For your information (and other Aussie users), I have moved across from Gladstone, Queensland (north east coast) to Perth, WA (south west coast). The reason for my absence (a fortnight!!!!) is that all the furniture (earthly possessions??) was in transit until now. Regards, Raj

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I worked on a project that had a "CAS" collision avoidance system that controlled the speeds at which the various tools could move across the drill floor on a semi-submersible oil rig.
As the operator moved a piece of equipment closer to another object, the cas program would reduce the maximum speed available to the tool. Tools could collide, they were just limited as to their speed at impact.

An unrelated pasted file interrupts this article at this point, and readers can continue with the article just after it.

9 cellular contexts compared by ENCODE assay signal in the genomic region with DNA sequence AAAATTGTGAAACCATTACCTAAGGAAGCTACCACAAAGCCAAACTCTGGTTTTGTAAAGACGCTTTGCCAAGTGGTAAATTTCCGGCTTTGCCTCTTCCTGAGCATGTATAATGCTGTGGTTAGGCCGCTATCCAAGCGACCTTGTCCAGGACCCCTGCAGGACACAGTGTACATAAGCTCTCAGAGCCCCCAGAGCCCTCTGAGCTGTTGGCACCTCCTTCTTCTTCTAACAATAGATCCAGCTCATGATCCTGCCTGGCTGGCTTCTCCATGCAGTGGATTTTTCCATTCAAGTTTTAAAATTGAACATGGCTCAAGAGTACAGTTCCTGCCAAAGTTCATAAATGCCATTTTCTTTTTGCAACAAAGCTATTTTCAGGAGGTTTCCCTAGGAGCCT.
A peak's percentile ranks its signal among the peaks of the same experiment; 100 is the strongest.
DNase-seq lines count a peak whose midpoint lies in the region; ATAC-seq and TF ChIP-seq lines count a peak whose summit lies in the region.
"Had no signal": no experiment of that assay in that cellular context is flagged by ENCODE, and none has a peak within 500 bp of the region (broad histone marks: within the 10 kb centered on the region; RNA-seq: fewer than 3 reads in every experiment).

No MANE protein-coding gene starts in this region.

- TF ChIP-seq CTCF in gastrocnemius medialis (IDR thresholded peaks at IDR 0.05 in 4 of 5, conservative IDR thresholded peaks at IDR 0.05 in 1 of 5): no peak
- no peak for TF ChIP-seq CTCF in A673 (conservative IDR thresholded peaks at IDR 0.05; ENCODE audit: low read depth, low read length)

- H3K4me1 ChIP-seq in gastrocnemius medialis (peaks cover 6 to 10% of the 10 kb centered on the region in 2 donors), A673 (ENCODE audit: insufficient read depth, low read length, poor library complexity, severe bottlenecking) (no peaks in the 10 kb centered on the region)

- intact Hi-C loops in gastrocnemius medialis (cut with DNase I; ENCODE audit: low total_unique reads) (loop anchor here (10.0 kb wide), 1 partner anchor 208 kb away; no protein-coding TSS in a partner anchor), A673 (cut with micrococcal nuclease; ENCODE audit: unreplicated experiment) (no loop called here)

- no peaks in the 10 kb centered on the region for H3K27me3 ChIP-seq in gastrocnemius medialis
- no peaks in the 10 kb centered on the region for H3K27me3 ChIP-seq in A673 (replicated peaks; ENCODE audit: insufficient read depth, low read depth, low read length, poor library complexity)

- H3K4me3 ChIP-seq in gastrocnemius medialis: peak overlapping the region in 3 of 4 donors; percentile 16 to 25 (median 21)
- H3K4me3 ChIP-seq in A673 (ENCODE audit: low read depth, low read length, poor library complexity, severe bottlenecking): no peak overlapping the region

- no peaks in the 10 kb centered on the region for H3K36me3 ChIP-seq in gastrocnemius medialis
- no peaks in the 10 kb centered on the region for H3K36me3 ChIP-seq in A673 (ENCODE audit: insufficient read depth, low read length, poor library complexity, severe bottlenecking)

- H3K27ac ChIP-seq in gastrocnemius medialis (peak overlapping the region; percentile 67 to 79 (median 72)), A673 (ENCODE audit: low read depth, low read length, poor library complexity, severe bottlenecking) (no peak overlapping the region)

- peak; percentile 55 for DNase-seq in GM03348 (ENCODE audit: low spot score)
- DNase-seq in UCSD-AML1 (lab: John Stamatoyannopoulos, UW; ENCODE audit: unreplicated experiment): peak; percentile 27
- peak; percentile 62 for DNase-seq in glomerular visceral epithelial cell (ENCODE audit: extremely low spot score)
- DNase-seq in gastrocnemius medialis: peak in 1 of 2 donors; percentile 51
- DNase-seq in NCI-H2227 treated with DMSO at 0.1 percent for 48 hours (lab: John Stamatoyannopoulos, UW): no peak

That said, the tool plcs used encoders (including angular encoders for the booms) to determine their 3d location. I would be concerned how fast the end of a boom could move under rotation and whether or not a refresh rate of 1 hz would be sufficient for that speed.
Also, the vertical accuracy of gps systems is not as good as the horizontal accuracy. For the Garmin gps 35, with dgps, the horizontal accuracy is ~ 5 m. The question then is, will the error on two or more gps units on two or more machines be the same and cancel each other out? or not? I think you would want to vigorously test that on both vertical and horizontal positions.
Just my two cents, Tom